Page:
A system diagram for planning experiments with causal graphs. In this approach to experiment planning, research articles are annotated to produce a research map. Each edge in the research map is then translated into a causal-structure constraint of the form A ⫫ B / C // J, where C is a conditioning set and J is the intervention set. Both C and J can be the empty set (∅), as is the case for the non-intervention experiments depicted above (indicated by ∅↑ and ∅↓). To handle conflicting constraints, each causal-structure constraint is assigned a weight. A maximum-satisfiability solver then finds the causal graph that satisfies these constraints, while minimizing the sum of weights of (conflicting) unsatisfied constraints. With this one optimal graph, a forward inference method is used to identify the complete equivalence class of causal graphs that all imply the same (in)dependence relations. This equivalence class is then used as the basis for experiment planning. (Note that in the research map, the two experiments involving X and Z are shown as separate edges for clarity).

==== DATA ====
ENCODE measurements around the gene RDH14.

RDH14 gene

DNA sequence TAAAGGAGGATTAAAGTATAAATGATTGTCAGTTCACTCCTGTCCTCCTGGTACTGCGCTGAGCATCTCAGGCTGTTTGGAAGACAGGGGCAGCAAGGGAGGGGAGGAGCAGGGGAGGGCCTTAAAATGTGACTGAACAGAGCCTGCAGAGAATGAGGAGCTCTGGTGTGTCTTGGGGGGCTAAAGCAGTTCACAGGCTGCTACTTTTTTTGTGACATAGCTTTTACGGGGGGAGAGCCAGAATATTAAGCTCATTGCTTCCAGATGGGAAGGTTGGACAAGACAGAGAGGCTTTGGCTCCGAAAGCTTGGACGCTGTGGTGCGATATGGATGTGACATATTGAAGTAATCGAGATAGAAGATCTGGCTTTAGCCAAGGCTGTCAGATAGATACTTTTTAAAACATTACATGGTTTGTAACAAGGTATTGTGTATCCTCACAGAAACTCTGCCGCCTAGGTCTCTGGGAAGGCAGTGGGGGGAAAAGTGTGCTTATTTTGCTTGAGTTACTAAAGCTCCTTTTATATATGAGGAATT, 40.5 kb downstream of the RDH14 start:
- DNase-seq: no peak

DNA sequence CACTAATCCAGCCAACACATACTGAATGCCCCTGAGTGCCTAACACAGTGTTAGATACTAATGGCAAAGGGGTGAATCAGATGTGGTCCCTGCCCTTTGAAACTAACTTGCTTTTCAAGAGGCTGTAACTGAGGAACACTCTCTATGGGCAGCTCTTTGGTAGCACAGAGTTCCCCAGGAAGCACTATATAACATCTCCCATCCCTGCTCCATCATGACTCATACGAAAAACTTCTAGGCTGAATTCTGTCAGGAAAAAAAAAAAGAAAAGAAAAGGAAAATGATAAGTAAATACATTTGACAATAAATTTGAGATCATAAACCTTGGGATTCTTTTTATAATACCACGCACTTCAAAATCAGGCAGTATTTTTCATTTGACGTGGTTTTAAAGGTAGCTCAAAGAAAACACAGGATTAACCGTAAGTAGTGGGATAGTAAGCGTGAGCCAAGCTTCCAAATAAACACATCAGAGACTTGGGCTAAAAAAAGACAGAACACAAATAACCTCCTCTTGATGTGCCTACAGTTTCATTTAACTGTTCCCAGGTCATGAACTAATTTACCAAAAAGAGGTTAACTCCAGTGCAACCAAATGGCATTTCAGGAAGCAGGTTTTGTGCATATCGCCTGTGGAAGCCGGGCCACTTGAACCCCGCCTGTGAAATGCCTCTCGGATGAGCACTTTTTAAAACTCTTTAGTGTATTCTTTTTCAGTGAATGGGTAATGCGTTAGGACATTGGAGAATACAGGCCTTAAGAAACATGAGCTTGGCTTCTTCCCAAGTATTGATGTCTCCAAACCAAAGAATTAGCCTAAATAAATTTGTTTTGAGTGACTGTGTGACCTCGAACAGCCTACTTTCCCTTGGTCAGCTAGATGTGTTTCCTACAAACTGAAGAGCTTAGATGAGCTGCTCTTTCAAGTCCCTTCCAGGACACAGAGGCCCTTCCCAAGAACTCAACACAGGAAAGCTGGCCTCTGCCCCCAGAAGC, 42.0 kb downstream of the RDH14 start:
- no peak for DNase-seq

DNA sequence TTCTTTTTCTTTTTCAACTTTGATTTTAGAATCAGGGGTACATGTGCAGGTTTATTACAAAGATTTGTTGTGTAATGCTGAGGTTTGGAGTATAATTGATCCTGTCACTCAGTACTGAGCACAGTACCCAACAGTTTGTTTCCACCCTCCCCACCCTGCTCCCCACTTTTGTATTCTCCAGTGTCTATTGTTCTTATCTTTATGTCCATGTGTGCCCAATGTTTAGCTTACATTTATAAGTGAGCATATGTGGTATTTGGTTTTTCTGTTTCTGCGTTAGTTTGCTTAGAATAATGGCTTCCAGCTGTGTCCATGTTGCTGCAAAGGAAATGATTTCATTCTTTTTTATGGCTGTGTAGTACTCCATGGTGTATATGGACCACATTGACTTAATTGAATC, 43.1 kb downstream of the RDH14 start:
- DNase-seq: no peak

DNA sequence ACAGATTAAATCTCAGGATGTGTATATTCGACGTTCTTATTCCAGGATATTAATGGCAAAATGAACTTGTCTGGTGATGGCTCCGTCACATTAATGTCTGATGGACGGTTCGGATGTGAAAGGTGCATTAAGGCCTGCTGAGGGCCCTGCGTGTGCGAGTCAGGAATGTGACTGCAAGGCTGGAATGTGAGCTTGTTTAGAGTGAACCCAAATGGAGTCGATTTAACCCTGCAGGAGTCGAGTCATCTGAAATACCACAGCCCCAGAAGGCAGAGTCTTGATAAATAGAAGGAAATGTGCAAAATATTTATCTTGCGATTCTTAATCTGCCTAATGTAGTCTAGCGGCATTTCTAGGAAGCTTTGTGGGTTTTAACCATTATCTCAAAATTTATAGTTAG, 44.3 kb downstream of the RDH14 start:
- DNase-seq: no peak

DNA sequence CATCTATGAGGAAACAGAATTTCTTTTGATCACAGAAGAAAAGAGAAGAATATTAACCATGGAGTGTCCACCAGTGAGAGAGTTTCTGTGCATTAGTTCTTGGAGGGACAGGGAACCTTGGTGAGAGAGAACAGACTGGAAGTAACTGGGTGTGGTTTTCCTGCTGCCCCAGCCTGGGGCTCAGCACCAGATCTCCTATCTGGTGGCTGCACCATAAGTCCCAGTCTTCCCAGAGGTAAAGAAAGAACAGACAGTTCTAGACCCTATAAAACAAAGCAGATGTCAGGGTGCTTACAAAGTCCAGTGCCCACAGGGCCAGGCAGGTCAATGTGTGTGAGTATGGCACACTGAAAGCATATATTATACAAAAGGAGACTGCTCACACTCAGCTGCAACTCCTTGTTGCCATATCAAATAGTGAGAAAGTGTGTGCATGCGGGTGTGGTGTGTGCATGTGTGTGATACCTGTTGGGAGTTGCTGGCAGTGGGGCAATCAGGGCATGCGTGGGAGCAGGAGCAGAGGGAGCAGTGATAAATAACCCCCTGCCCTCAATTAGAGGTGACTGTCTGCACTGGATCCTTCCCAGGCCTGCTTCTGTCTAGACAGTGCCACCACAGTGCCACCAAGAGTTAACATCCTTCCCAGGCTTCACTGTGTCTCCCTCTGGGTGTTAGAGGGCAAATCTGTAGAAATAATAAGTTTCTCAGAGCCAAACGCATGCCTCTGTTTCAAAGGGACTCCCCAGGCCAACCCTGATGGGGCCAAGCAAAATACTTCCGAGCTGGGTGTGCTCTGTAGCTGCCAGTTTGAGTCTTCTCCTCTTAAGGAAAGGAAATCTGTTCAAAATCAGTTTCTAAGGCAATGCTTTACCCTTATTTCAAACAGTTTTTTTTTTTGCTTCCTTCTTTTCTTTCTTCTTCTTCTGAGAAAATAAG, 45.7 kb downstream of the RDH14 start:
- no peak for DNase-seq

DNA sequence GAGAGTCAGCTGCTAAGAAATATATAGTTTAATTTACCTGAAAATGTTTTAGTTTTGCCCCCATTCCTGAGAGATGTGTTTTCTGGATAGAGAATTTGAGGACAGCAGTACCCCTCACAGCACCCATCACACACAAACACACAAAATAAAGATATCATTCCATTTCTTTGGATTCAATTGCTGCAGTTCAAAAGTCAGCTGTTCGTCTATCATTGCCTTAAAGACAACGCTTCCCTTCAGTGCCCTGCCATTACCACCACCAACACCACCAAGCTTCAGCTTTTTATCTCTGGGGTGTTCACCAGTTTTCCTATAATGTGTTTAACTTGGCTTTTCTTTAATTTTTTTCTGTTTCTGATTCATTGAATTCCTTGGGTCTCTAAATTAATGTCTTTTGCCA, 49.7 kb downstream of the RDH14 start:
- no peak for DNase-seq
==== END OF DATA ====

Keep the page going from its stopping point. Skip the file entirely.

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Figure 2: A system diagram for planning experiments with causal graphs. In this approach to experiment planning, research articles are annotated to produce a research map. Each edge in the research map is then translated into a causal-structure constraint of the form A ⫫ B / C // J, where C is a conditioning set and J is the intervention set. Both C and J can be the empty set (∅), as is the case for the non-intervention experiments depicted above (indicated by ∅↑ and ∅↓). To handle conflicting constraints, each causal-structure constraint is assigned a weight. A maximum-satisfiability solver then finds the causal graph that satisfies these constraints, while minimizing the sum of weights of (conflicting) unsatisfied constraints. With this one optimal graph, a forward inference method is used to identify the complete equivalence class of causal graphs that all imply the same (in)dependence relations. This equivalence class is then used as the basis for experiment planning. (Note that in the research map, the two experiments involving X and Z are shown as separate edges for clarity).